The Tumucumaque Mountains National Park covers 9,562,770 acres (3,870,000 hectares) of remote, unexplored pristine forests in Brazil's state of Amapá, stretching through the northern Amazon along the boundary with French Guyana. The park is larger than Massachusetts and Connecticut combined.
The park is part of a forest block composed of three large indigenous lands and four other protected areas. Together, the region encompasses close to 27,181,000 acres (11,000,000 hectares), one of the world's largest uninterrupted expanses of protected forests. In total, the region is slightly larger than the state of Virginia.
Tumucumaque is some 667,000 acres (270,000 hectares) larger than the world's previous biggest tropical forest park, the Salonga of the Democratic Republic of Congo's.
"With the creation of Tumucumaque Mountains National Park, we are ensuring the protection of one of the most pristine forests remaining in the world," said Brazil's President Fernando Henrique Cardoso. "Plants and animals that may be endangered elsewhere will continue to thrive in our forests forever."
At least eight primate species, 350 bird species and 37 lizard species live in these forests. Among these are several species with declining populations in other parts of their ranges, including the jaguar, giant anteater, giant armadillo, harpy eagle, the black spider monkey, the brown-bearded saki monkey and the white-faced saki monkey. An estimated 42 percent of all lizards, 31 percent of all birds and 12 percent of all primates known to exist in the entire Brazilian Amazon are found in the new park.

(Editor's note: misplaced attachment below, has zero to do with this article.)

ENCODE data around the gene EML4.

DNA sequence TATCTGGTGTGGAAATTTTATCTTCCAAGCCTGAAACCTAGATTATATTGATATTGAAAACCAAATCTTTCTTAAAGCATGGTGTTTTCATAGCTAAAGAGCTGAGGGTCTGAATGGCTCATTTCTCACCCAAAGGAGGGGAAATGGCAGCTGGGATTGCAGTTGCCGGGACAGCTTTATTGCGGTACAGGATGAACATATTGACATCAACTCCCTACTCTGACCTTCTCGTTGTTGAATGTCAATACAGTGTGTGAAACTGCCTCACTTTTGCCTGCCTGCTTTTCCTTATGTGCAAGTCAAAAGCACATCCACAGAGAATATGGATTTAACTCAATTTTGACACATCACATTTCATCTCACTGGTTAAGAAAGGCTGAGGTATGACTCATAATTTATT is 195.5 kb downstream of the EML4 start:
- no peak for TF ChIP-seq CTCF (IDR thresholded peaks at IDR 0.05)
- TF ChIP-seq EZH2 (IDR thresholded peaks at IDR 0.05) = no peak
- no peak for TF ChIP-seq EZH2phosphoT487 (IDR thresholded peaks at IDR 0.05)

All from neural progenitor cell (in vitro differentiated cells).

"Brazil should be congratulated for its long-term vision, dedication and leadership on conserving its precious biodiversity," said Russell Mittermeier, President of Conservation International. "Since Tumucumaque is one of the greatest unexplored places on Earth, we can only imagine what undiscovered mysteries will one day be found in the park."
The new park will be administered in collaboration with the Amapá State, which has maintained remarkably intact forests, and has implemented an ambitious sustainable development program that satisfies both environmental and human needs. The program includes plans for income generation for local communities, emphasizes the preservation of natural resources, and combines advanced modern technologies with traditions of the region, such as respect for local cultures.
CI-Brazil has worked closely with Brazil's federal and state officials toward creation of the park, by providing technical assistance during the planning phase as well as by collecting information about the region's biological importance.
CI-Brazil will continue working with Amapá State to support the new park by assisting with mapping, enforcement activities, developing basic infrastructure, inventory of the region's biodiversity and environmental education for communities living in areas adjacent to the park.
"Walking through this park today looks much like it would have hundreds of years ago, since Tumucumaque has not been deforested," said José Maria Cardoso da Silva, Director for Amazonia, CI-Brazil. "By creating the largest tropical forest national park in the world, Brazil has once again demonstrated its commitment to protecting some of the most precious biodiversity on Earth."
The Global Conservation Fund (GCF) at Conservation International is supporting critical activities that contributed to the declaration and implementation of the new park. The GCF is the global leader in rapidly and sustainably protecting the world's most biologically significant regions by financing and supporting the creation of new protected areas and the expansion of existing ones. The GCF was made possible by a gift from the Gordon and Betty Moore Foundation.
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